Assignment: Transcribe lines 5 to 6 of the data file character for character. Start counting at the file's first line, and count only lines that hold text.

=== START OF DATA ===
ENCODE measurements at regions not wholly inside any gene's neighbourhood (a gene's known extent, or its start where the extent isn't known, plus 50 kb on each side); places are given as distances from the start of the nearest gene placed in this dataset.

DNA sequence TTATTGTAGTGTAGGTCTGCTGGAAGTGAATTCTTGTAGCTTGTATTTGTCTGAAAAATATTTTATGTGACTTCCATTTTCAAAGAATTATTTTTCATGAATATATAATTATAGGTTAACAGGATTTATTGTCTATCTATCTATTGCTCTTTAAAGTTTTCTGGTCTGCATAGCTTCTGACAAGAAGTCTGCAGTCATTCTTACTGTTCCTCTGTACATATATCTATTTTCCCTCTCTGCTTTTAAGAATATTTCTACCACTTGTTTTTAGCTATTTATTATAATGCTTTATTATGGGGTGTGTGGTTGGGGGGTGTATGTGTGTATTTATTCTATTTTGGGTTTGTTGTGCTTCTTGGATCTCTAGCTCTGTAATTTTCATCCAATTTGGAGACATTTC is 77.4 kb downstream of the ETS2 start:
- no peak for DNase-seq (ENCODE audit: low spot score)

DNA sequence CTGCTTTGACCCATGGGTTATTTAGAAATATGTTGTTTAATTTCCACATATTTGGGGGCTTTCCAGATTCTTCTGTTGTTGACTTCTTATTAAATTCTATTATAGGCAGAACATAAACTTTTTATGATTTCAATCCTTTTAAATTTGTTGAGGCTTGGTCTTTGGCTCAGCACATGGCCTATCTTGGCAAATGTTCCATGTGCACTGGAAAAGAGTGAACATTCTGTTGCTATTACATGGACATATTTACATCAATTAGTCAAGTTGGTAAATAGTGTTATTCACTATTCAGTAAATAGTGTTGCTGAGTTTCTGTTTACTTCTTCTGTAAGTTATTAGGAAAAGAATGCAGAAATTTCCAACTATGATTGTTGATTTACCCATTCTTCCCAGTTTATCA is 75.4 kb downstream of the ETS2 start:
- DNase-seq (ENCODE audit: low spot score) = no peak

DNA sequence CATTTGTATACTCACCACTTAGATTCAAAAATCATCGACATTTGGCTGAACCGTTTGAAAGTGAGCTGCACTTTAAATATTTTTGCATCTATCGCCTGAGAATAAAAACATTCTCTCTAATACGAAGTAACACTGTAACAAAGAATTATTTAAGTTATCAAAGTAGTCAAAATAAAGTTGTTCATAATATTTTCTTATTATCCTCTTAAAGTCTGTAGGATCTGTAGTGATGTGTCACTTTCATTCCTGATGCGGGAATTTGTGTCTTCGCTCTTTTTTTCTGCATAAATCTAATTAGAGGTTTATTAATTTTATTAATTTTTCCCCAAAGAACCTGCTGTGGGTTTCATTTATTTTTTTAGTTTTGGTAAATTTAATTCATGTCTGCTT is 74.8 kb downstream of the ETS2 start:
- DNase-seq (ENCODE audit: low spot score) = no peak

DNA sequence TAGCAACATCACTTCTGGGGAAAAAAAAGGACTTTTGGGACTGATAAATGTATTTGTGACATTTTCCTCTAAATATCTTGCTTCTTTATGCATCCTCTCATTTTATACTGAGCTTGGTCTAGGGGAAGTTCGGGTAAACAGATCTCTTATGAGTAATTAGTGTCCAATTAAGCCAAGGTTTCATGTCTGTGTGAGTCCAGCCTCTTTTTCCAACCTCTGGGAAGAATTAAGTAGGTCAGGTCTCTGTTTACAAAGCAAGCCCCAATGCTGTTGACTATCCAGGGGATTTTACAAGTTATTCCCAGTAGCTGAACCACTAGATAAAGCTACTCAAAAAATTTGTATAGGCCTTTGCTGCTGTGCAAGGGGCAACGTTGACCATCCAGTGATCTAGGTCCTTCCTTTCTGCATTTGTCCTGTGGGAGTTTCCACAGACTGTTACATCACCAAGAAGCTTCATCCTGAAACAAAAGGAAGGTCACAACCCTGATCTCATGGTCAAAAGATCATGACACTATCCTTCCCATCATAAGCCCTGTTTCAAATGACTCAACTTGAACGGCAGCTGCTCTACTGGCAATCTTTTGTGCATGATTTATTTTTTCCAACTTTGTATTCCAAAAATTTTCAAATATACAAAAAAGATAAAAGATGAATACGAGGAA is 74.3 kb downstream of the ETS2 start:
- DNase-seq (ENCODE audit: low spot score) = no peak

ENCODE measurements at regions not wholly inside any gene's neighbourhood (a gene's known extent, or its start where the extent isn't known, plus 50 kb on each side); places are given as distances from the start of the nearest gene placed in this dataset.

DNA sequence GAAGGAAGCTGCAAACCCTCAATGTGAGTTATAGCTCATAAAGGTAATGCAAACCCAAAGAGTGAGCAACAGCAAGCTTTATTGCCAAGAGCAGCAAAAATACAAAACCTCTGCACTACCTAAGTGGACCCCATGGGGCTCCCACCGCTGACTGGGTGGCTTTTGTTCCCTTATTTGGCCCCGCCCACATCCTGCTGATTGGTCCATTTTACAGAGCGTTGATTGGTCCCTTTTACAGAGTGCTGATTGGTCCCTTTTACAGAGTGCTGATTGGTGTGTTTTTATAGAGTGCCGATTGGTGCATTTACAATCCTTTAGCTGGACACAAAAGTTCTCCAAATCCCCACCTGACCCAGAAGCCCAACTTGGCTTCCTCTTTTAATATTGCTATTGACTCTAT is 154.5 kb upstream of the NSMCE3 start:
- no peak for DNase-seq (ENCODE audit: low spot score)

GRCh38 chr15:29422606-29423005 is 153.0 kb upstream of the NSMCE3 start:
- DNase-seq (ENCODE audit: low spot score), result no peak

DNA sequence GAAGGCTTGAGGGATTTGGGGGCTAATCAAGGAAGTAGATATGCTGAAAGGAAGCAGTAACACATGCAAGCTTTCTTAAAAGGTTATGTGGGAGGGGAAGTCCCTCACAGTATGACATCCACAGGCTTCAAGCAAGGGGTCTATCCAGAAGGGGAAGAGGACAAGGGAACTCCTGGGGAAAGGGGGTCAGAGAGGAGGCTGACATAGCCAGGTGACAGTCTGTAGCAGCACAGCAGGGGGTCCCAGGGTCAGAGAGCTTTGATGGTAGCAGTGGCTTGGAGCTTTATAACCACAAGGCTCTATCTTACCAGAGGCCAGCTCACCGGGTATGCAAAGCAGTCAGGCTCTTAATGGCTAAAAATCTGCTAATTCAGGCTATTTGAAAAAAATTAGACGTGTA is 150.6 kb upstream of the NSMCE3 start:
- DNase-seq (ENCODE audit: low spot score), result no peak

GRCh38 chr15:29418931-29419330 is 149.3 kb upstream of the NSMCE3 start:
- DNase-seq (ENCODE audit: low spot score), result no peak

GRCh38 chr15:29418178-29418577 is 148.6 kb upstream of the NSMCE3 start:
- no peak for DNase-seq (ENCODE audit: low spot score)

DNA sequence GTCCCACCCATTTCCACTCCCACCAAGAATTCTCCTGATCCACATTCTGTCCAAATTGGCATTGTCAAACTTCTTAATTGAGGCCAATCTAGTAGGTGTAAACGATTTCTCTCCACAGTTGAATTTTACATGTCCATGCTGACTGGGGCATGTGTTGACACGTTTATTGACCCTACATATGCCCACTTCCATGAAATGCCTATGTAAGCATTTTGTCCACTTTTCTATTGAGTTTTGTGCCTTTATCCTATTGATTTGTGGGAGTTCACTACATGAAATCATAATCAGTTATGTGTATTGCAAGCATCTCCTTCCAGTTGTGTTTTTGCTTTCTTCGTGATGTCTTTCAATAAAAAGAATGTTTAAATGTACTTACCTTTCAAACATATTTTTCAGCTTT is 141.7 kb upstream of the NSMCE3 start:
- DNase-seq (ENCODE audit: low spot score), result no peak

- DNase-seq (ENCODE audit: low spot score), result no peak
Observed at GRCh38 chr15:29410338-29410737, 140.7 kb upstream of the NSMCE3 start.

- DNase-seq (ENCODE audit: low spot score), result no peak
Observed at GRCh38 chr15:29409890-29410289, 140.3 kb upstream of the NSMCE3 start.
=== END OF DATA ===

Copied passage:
- DNase-seq (ENCODE audit: low spot score) = no peak

DNA sequence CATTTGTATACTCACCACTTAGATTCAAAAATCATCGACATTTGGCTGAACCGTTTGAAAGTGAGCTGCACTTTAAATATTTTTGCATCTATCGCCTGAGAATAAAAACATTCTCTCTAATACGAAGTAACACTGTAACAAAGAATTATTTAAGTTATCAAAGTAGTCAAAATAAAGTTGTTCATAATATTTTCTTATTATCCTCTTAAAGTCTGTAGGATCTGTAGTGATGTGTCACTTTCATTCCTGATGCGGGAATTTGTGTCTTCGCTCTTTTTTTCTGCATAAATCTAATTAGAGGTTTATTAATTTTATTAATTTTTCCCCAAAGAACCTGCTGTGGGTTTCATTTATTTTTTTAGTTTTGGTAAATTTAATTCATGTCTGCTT is 74.8 kb downstream of the ETS2 start: